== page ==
The North American Multimodel Ensemble: Phase-1 Seasonal-to-Interannual Prediction; Phase-2 toward Developing Intraseasonal Prediction

Ben P. Kirtman Rosenstiel School for Marine and Atmospheric Science, University of Miami, Miami, Florida

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Dughong Min Rosenstiel School for Marine and Atmospheric Science, University of Miami, Miami, Florida

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Johnna M. Infanti Rosenstiel School for Marine and Atmospheric Science, University of Miami, Miami, Florida

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James L. Kinter III Center for Ocean–Land–Atmosphere Studies, Calverton, Maryland

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Daniel A. Paolino Center for Ocean–Land–Atmosphere Studies, Calverton, Maryland

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Qin Zhang NOAA/National Centers for Environmental Prediction, Camp Springs, Maryland

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Huug van den Dool NOAA/National Centers for Environmental Prediction, Camp Springs, Maryland

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Suranjana Saha NOAA/National Centers for Environmental Prediction, Camp Springs, Maryland

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Malaquias Pena Mendez NOAA/National Centers for Environmental Prediction, Camp Springs, Maryland

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Emily Becker NOAA/National Centers for Environmental Prediction, Camp Springs, Maryland

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Peitao Peng NOAA/National Centers for Environmental Prediction, Camp Springs, Maryland

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Patrick Tripp NOAA/National Centers for Environmental Prediction, Camp Springs, Maryland

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Jin Huang NOAA/National Centers for Environmental Prediction, Camp Springs, Maryland

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David G. DeWitt International Research Institute for Climate and Society, Palisades, New York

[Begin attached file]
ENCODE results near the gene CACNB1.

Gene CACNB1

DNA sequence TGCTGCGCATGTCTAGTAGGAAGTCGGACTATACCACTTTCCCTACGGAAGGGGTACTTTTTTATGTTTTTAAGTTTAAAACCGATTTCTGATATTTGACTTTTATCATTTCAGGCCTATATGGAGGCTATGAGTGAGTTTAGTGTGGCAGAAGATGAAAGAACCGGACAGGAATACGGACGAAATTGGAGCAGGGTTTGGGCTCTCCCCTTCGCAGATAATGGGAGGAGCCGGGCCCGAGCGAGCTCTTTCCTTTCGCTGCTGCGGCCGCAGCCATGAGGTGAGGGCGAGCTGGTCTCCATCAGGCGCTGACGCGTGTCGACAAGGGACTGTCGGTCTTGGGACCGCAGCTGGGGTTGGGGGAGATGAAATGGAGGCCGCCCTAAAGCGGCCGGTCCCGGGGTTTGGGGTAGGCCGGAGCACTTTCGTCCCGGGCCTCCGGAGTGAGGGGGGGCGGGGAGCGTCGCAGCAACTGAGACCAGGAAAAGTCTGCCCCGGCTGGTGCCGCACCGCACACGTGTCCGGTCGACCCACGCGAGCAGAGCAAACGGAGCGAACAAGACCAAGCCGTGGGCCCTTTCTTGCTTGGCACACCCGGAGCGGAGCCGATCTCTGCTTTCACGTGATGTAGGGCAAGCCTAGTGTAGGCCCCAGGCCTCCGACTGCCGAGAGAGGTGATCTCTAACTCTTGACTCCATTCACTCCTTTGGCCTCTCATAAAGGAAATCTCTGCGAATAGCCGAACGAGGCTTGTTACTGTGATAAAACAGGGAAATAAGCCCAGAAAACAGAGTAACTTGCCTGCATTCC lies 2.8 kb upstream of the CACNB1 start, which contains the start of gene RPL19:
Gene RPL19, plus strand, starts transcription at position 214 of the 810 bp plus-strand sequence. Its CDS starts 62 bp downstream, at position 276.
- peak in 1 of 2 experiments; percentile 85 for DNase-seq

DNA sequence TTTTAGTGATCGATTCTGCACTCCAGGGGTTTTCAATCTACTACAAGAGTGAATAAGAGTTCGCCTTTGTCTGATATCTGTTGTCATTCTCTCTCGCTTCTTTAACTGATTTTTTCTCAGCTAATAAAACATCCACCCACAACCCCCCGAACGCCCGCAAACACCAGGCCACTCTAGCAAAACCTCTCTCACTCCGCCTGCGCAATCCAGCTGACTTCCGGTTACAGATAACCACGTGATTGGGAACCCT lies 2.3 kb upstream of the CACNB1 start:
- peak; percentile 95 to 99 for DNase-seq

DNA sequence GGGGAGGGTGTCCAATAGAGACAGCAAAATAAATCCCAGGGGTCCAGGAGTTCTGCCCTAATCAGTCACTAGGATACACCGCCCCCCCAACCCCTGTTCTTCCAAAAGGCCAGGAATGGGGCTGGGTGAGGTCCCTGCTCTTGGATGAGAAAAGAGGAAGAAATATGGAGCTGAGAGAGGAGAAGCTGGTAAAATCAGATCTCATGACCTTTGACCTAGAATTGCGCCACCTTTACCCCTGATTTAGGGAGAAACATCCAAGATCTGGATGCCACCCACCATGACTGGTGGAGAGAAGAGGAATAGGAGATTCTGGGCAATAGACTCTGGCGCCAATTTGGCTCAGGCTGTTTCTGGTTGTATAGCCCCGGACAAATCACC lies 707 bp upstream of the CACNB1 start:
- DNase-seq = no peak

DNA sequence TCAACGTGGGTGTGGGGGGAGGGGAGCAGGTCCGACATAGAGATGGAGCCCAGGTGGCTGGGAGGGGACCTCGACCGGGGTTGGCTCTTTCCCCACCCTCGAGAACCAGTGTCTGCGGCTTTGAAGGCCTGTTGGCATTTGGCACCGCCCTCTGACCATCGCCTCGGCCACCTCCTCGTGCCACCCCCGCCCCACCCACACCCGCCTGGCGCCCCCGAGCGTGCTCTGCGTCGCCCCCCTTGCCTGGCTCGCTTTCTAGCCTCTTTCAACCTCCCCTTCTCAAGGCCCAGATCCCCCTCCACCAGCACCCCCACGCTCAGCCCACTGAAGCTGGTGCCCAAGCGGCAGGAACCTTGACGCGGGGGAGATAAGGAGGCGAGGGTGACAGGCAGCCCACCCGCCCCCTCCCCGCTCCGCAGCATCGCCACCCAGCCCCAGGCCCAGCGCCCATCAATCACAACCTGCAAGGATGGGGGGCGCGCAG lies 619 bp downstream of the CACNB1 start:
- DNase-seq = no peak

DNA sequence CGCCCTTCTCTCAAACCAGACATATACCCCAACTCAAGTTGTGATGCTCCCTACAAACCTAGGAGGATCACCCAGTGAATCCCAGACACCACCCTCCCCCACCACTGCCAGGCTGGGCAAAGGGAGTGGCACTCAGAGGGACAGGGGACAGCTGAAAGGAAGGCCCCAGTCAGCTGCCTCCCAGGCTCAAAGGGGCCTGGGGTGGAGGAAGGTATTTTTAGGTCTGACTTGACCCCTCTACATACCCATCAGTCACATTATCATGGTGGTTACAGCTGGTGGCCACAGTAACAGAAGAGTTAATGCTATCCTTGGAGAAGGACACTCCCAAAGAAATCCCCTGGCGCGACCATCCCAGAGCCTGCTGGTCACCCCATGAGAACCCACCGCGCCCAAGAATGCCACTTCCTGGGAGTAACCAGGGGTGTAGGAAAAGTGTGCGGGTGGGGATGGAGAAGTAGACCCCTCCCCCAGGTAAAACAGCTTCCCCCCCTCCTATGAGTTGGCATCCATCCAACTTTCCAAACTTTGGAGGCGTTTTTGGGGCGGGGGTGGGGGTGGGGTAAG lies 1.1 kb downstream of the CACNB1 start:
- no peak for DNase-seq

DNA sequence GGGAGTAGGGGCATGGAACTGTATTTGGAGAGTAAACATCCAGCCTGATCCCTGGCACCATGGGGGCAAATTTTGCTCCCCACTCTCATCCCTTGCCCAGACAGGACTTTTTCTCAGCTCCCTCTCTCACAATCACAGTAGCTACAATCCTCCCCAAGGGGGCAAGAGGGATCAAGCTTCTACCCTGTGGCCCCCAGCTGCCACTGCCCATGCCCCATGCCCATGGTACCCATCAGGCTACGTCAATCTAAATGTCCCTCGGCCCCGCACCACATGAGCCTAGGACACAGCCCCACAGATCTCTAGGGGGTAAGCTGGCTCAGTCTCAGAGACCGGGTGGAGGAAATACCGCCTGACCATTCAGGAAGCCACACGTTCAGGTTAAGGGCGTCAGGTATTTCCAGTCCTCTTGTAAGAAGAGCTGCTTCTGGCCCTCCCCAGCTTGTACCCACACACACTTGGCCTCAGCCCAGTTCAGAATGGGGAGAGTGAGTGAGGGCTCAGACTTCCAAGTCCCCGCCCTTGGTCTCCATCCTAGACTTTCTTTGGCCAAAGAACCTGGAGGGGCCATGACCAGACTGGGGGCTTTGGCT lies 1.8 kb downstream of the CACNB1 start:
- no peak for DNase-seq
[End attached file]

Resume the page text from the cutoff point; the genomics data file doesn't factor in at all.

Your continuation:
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Michael K. Tippett International Research Institute for Climate and Society, Palisades, New York, and Center of Excellence for Climate Change Research, Department of Meteorology, King Abdulaziz University, Jeddah, Saudi Arabia

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Anthony G. Barnston International Research Institute for Climate and Society, Palisades, New York

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Shuhua Li International Research Institute for Climate and Society, Palisades, New York

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Anthony Rosati NOAA/Geophysical Fluid Dynamics Laboratory, Princeton, New Jersey

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Siegfried D. Schubert NASA Goddard Space Flight Center, Greenbelt, Maryland

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Joseph Tribbia National Center for Atmospheric Research, Boulder, Colorado

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Kathleen Pegion CIRES, University of Colorado Boulder, Boulder, Colorado

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William J. Merryfield Environment Canada, Fredericton, New Brunswick, Canada

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The recent U.S. National Academies report, Assessment of Intraseasonal to Interannual Climate Prediction and Predictability, was unequivocal in recommending the need for the development of a North American Multimodel Ensemble (NMME) operational predictive capability. Indeed, this effort is required to meet the specific tailored regional prediction and decision support needs of a large community of climate information users.